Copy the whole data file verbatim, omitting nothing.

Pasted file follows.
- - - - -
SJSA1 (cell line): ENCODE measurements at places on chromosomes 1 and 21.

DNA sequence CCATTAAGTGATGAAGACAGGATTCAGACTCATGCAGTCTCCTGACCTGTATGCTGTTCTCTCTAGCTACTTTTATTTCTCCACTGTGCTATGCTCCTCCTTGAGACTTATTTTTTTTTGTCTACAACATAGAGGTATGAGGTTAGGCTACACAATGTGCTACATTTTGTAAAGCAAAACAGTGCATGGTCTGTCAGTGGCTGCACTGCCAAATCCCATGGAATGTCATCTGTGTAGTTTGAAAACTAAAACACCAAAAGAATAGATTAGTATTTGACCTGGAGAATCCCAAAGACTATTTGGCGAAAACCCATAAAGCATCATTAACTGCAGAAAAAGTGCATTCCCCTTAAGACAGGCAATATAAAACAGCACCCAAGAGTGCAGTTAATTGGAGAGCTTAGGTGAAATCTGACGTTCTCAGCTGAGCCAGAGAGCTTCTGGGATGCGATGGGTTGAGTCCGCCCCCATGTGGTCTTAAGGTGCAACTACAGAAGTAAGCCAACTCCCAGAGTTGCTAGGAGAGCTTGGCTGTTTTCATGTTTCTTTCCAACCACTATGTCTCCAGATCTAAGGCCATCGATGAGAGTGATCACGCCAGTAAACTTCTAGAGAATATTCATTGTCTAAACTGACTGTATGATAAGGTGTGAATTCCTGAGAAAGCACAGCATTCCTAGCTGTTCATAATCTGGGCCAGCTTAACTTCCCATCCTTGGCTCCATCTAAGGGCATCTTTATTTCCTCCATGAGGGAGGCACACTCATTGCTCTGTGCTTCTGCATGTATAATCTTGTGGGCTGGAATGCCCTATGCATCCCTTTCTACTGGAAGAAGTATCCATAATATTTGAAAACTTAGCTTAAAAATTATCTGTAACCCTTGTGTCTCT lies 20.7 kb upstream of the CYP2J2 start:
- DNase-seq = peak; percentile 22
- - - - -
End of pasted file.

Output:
SJSA1 (cell line): ENCODE measurements at places on chromosomes 1 and 21.

DNA sequence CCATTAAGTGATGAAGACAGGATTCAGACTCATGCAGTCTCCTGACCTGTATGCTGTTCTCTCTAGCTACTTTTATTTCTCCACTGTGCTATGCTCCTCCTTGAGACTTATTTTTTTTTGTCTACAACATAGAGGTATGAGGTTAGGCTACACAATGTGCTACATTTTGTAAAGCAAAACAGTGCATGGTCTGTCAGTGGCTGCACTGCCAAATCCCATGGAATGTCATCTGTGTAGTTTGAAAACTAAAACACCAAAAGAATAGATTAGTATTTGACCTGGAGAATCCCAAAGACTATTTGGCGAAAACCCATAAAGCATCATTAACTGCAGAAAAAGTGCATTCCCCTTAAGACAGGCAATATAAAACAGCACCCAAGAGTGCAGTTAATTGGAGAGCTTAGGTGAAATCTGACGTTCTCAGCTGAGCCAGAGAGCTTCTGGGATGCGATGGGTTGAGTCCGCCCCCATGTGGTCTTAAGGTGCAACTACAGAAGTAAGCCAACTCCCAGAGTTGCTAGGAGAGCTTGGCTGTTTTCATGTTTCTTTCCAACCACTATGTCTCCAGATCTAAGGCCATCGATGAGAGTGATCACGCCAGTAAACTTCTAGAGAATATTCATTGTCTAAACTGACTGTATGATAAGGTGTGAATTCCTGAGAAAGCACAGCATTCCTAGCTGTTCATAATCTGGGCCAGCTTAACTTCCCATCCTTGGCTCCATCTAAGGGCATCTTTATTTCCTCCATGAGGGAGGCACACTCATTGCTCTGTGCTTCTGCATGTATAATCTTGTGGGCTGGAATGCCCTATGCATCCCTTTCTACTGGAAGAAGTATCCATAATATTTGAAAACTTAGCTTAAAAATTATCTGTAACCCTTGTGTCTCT lies 20.7 kb upstream of the CYP2J2 start:
- DNase-seq = peak; percentile 22